Bingo again! Am I doing good on this man test or not? Whoop!

Cordless Drill

I must confess that I do not own a cordless drill, nor do I own a corded drill. I don’t drill much. I do have a regular old-fashioned screwdriver though, which should count for something.

Weekend Shoulder Bag

Yes, I always travel with an overnight bag packed for special occasions. After all, you never know when you might need one, right? That’s just good preparation, kids.

Blanket in the Trunk of Your Car

Yep, there is a blanket in my trunk. Always. What if your car breaks down or you run into a ditch at 3:00am and it’s -10 degrees outside? Gotta have a blanket, man!

1Chain Saw

I own no chainsaw but I know how to use one. Sort of.

Work Gloves

Dumbest list ever. What man doesn’t have a pair of work gloves? Of course I have a pair of work gloves. They’re unused and still attached by that plastic thingy, but I have a pair of work gloves.


I have several types and sizes of levels but I can’t remember the last time I used any of them. Not a big leveler here. I prefer to eyeball stuff.

Work Boots

What defines work boots? Are we talking shit-kicker Red Wings or Timberland’s? Because I own none of those. I do have a pair of Trailbuxes I’ve had since 1995. Do those count?


Doesn’t every car come with it’s own jack? I’m so confused.

Claw Hammer

I swear to God, this list is the dumbest. Everyone has a hammer, right? Good God.

Kerosene Lantern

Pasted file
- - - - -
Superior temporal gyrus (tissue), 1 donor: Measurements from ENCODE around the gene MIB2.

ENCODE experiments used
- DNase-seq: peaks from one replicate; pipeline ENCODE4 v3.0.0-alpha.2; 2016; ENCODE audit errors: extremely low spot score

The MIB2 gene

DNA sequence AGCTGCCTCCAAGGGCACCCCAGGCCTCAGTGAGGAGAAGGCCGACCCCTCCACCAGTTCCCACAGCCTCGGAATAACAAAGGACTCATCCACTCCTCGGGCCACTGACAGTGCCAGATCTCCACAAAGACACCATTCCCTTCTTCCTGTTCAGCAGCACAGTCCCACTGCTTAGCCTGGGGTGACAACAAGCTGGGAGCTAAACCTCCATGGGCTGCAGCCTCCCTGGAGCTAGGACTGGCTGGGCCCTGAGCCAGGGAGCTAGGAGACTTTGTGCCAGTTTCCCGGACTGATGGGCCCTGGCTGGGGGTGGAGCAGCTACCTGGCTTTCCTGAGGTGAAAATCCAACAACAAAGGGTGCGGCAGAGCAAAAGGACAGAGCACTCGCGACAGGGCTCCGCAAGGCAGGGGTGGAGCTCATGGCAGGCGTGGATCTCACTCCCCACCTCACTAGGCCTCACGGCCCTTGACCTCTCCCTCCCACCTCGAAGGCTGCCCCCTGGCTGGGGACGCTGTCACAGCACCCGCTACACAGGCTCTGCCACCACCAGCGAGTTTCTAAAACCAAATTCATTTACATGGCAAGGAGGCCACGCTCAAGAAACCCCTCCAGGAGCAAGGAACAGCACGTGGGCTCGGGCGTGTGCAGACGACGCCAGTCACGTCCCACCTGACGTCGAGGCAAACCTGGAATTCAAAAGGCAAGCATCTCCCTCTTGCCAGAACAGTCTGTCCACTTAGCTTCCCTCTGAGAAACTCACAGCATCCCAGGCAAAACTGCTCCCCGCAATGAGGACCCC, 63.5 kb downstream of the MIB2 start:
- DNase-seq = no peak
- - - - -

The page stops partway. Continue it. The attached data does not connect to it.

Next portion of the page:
Why do you need a Kerosene Lantern? For the coming apocalypse? Won’t batteries work? Maybe build a fire? I’m getting a headache.

Chef’s Knife

I own no Chef’s Knives, for I am not a chef. But have I mentioned I own an awesome Toaster Oven?


Now they’re just screwing around with us. A Frisbee? For realz? Why should every man own a Frisbee? In case a rollicking game of Frisbee breaks out somewhere? That said, I own one.

Road Atlas

Yes, I owned a Road Atlas. In 1983. You know, before GPS Systems and cell phones with 1Navigation Apps and stuff. Really? A Road Atlas?

Hand Pump

I’m a basketball coach. Of course I have a Hand Pump. You never know when something may need inflated, man. I can inflate basketballs, footballs, car tire and large animal balloons. I’m also quite adept at deflating egos.

Jumper Cables

Yep. You never know when a damsel in distress may need jumped. On a related note, that sounded creepy.

Charcoal Grill

YES. I love stuff cooked over charcoal. Much better than gas. Much, much better. Don’t you dare argue with me.

1Card Holder for Jacket

Again, is this the 80s or something? Who passes out business cards anymore? So who needs a card holder? And I cannot look at a business card without thinking of American Psycho. What a movie.

Pocket Knife

I’m from Southern Ohio. I was born with a knife in my pocket. It’s a requirement.


Grease? Every man should own grease? W-h-a-a-a-t? Why? I already have my WD-40. This makes no sense.

Lucky Charm

I have a Lucky Charm. But you’ll have to trust me. But I can’t tell you what it is.

$1000 Hidden in Your House

Is this in case the banks go down or something? The same reason I need the Kerosene Lantern? Seriously, when the apocalypse hits what good will $1000.00 do you? Burn it for warmth? Geez.

LED Flashlight

This list disgusts me with its idiocy. A flashlight? Really? I would venture to say you could walk into every house in Ross County and you’d find a flashlight, LED or any other kind.

Money Clip

I actually love using money clips. Way more efficient than a fat wallet. Always have, always will.

Oops. Wrong book.